The secret to engagement isn’t always found in the “habit loop”

The secret to engagement isn't always found in the "habit loop"

Earlier today, I was giving advice to a grad student in education. She wanted to know how I would use behavioral science to improve online education, specifically Massive Open Online Courses (MOOCs).

Here’s what I told her:

Focus on helping the students succeed.

“Duh”, you’re probably thinking.

But that’s where the complexity comes in.

How do you help a student succeed? 

You do it by increasing their ability to understanding the material they’re dealing with, and by making sure the exercises they’re asked to do are appropriate for their level.

And this is where the behavioral science comes into play, and where almost every single “applied behavioral scientist” in the market falls short.

The obvious answer I just gave you (help them succeed) is where most behavioral science “thought-leaders” out there start and stops—though they may also recommend “gamification”. Why? Because this is what the “habit loop”, the favorite model of self-proclaimed behavioral scientists, says they should do.

Let me show you what I mean. Below I’ve written out the operant conditioning loop, which is one of the most basic things that college students are taught in psych101 classrooms all around the country. It was renamed the “habit loop” by journalist Charles Duhigg in his bestselling book, “The Power of Habit”. But there’s nothing fancy or novel about it.

Cue –> Behavior –> Reward

According to the theory of operant conditioning, we humans are *cued* by elements in our environment to do certain *behaviors*. When those behaviors are *successful*, and thus accomplish the goal of the behavior, they are neurobiologically strengthened. This means that they will occur more frequently in the future when the same need arises in the same context. Or, in layman’s terms, “behaviors that lead to success are done more often”.

A quick aside: When an animal (human, rat, roundworm, etc.) receives what it wants, certain regions of the brain release a cocktail of chemicals. This chemical cocktail causes the relevant brain cells (AKA neurons) to build stronger connections to one another. So, for example, if every time you go to a friend’s house his dad gives you a warm, delicious cookie, you brain will strengthen the connections that exist between the neural representation of your friend’s house, your friend’s dad, and delicious cookies. The next time you walk by your friend’s house, the image of a cookie may flash through your mind. All of these concepts have been linked together, after all. And the next time you want a cookie, you may get the desire to go over to your friend’s house. The nerdy name for this is Hebbian Learning. “Neurons that fire together wire together”.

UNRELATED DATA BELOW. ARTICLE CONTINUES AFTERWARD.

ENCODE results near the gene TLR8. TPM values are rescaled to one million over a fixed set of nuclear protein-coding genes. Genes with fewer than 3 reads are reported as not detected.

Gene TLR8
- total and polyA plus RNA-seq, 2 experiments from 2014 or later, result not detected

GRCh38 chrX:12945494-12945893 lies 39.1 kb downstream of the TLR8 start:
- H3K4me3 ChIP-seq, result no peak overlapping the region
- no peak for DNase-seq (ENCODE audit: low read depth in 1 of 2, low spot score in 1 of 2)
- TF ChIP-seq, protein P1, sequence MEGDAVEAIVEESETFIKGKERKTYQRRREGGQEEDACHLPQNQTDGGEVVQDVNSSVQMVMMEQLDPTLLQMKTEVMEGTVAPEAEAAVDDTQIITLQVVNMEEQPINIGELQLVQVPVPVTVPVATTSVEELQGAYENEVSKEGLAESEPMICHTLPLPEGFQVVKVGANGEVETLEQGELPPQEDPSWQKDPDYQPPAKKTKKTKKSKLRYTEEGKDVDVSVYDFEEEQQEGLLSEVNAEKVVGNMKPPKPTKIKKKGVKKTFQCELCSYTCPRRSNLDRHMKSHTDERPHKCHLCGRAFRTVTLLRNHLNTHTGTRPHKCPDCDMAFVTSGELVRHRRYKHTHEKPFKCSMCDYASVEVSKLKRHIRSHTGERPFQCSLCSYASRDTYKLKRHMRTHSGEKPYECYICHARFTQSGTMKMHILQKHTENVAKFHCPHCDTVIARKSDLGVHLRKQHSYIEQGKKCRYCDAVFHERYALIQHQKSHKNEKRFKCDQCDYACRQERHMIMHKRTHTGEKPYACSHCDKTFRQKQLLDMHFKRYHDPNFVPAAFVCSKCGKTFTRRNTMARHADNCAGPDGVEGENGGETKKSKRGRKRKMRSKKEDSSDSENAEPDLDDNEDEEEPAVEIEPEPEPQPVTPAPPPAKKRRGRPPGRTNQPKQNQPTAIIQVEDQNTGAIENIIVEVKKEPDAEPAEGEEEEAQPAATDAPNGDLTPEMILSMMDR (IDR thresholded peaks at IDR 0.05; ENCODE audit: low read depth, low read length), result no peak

Back to the MOOC problem: According to operant conditioning theory, the way to get someone to do something more often is to make sure they achieve something each time they do that behavior. In the case of learning, we want to make sure that they *understand* something (have an aha! moment) each time they sit down to study. That is our success / reward in the MOOC scenario. So the entire problem of “how do we get more people to finish their online courses” turns into a “how do we craft the educational materials so that they’re optimally understandable” problem. And this is where cognitive psychology can help us.

For decades, cognitive psychologists have studied the mind to learn about how thinking and memory formation occurs, and have come up with best practices for studying & instructional design based upon that scientific understanding. (Good luck finding an applied behavioral scientist in the business/tech world that actually knows this stuff, though).

While I’m not going to go into any depth on this topic in today’s email (it’s a huge topic I should write a book about), I am going to recommend a resource to you, dear reader. 

It’s called “Why Don’t Students Like School?”. 

It’s a terrific primer on cognitive psychology for teachers, and talks all about how learning works and how you can change your instructional methods to create plenty of aha! moments.

If you’re designing any piece of educational content, and you follow the materials in Willingham’s book, I guarantee that you’ll be much more successful. Your audience will learn more, be more engaged, and be MUCH more likely to stick it through to the end.

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